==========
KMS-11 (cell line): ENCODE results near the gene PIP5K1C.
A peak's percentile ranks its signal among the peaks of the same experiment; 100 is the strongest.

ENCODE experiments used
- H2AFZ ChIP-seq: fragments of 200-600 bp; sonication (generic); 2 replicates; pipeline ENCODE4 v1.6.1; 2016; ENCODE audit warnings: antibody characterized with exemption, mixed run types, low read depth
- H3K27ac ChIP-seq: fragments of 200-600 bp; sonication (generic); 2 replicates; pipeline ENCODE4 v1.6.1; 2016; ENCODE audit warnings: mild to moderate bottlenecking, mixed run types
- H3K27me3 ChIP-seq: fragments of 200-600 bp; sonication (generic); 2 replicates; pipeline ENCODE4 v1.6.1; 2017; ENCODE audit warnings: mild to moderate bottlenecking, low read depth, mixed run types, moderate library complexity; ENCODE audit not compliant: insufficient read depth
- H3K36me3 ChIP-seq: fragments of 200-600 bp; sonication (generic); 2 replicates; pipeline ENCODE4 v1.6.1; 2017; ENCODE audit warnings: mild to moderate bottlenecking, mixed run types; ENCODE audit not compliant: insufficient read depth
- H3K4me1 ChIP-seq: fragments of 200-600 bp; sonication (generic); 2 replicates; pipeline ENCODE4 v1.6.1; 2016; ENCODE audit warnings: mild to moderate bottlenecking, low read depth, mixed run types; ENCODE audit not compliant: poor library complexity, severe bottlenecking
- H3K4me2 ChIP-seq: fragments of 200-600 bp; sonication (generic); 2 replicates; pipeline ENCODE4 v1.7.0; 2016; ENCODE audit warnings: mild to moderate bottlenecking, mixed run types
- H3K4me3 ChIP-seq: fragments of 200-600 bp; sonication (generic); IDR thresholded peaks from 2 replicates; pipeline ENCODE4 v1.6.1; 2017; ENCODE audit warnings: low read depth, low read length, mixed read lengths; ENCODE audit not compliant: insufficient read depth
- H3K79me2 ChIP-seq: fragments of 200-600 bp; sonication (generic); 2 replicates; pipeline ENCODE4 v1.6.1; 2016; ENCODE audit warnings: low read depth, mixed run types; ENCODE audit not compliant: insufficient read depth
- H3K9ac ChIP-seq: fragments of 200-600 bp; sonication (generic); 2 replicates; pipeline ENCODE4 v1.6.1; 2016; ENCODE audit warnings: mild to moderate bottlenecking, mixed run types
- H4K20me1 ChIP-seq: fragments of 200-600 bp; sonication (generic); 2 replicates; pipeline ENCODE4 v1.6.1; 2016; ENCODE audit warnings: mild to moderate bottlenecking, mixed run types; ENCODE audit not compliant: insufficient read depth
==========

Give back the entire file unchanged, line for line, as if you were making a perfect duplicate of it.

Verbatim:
KMS-11 (cell line): ENCODE results near the gene PIP5K1C.
A peak's percentile ranks its signal among the peaks of the same experiment; 100 is the strongest.

ENCODE experiments used
- H2AFZ ChIP-seq: fragments of 200-600 bp; sonication (generic); 2 replicates; pipeline ENCODE4 v1.6.1; 2016; ENCODE audit warnings: antibody characterized with exemption, mixed run types, low read depth
- H3K27ac ChIP-seq: fragments of 200-600 bp; sonication (generic); 2 replicates; pipeline ENCODE4 v1.6.1; 2016; ENCODE audit warnings: mild to moderate bottlenecking, mixed run types
- H3K27me3 ChIP-seq: fragments of 200-600 bp; sonication (generic); 2 replicates; pipeline ENCODE4 v1.6.1; 2017; ENCODE audit warnings: mild to moderate bottlenecking, low read depth, mixed run types, moderate library complexity; ENCODE audit not compliant: insufficient read depth
- H3K36me3 ChIP-seq: fragments of 200-600 bp; sonication (generic); 2 replicates; pipeline ENCODE4 v1.6.1; 2017; ENCODE audit warnings: mild to moderate bottlenecking, mixed run types; ENCODE audit not compliant: insufficient read depth
- H3K4me1 ChIP-seq: fragments of 200-600 bp; sonication (generic); 2 replicates; pipeline ENCODE4 v1.6.1; 2016; ENCODE audit warnings: mild to moderate bottlenecking, low read depth, mixed run types; ENCODE audit not compliant: poor library complexity, severe bottlenecking
- H3K4me2 ChIP-seq: fragments of 200-600 bp; sonication (generic); 2 replicates; pipeline ENCODE4 v1.7.0; 2016; ENCODE audit warnings: mild to moderate bottlenecking, mixed run types
- H3K4me3 ChIP-seq: fragments of 200-600 bp; sonication (generic); IDR thresholded peaks from 2 replicates; pipeline ENCODE4 v1.6.1; 2017; ENCODE audit warnings: low read depth, low read length, mixed read lengths; ENCODE audit not compliant: insufficient read depth
- H3K79me2 ChIP-seq: fragments of 200-600 bp; sonication (generic); 2 replicates; pipeline ENCODE4 v1.6.1; 2016; ENCODE audit warnings: low read depth, mixed run types; ENCODE audit not compliant: insufficient read depth
- H3K9ac ChIP-seq: fragments of 200-600 bp; sonication (generic); 2 replicates; pipeline ENCODE4 v1.6.1; 2016; ENCODE audit warnings: mild to moderate bottlenecking, mixed run types
- H4K20me1 ChIP-seq: fragments of 200-600 bp; sonication (generic); 2 replicates; pipeline ENCODE4 v1.6.1; 2016; ENCODE audit warnings: mild to moderate bottlenecking, mixed run types; ENCODE audit not compliant: insufficient read depth